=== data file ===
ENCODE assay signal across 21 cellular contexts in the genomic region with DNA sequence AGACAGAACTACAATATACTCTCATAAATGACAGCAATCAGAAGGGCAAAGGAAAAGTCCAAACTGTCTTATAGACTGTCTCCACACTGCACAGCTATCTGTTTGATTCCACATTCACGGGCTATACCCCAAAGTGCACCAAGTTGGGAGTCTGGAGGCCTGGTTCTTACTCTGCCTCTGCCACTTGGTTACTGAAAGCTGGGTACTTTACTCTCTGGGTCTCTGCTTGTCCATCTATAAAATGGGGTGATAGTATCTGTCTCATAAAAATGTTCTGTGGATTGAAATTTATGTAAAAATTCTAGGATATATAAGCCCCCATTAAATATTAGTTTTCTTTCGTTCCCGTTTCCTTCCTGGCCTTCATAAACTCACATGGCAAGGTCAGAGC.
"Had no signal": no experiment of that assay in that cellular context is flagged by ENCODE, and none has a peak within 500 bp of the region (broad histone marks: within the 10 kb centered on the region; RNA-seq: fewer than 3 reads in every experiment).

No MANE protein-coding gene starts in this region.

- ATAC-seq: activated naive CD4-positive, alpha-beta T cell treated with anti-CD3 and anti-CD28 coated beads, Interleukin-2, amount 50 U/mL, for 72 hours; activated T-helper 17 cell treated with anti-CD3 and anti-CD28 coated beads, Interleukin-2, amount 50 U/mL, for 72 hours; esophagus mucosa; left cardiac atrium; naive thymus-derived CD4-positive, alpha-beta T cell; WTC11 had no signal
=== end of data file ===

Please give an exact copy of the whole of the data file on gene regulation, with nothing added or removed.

ENCODE assay signal across 21 cellular contexts in the genomic region with DNA sequence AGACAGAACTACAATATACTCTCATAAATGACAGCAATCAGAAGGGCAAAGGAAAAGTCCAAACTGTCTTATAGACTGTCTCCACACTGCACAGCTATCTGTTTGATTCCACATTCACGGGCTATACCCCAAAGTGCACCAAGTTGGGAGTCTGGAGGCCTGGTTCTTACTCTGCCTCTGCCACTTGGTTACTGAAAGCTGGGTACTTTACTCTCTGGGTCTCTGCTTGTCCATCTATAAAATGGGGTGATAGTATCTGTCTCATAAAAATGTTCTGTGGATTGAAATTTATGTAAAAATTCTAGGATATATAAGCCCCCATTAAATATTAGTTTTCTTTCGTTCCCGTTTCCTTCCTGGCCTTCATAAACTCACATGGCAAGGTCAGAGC.
"Had no signal": no experiment of that assay in that cellular context is flagged by ENCODE, and none has a peak within 500 bp of the region (broad histone marks: within the 10 kb centered on the region; RNA-seq: fewer than 3 reads in every experiment).

No MANE protein-coding gene starts in this region.

- ATAC-seq: activated naive CD4-positive, alpha-beta T cell treated with anti-CD3 and anti-CD28 coated beads, Interleukin-2, amount 50 U/mL, for 72 hours; activated T-helper 17 cell treated with anti-CD3 and anti-CD28 coated beads, Interleukin-2, amount 50 U/mL, for 72 hours; esophagus mucosa; left cardiac atrium; naive thymus-derived CD4-positive, alpha-beta T cell; WTC11 had no signal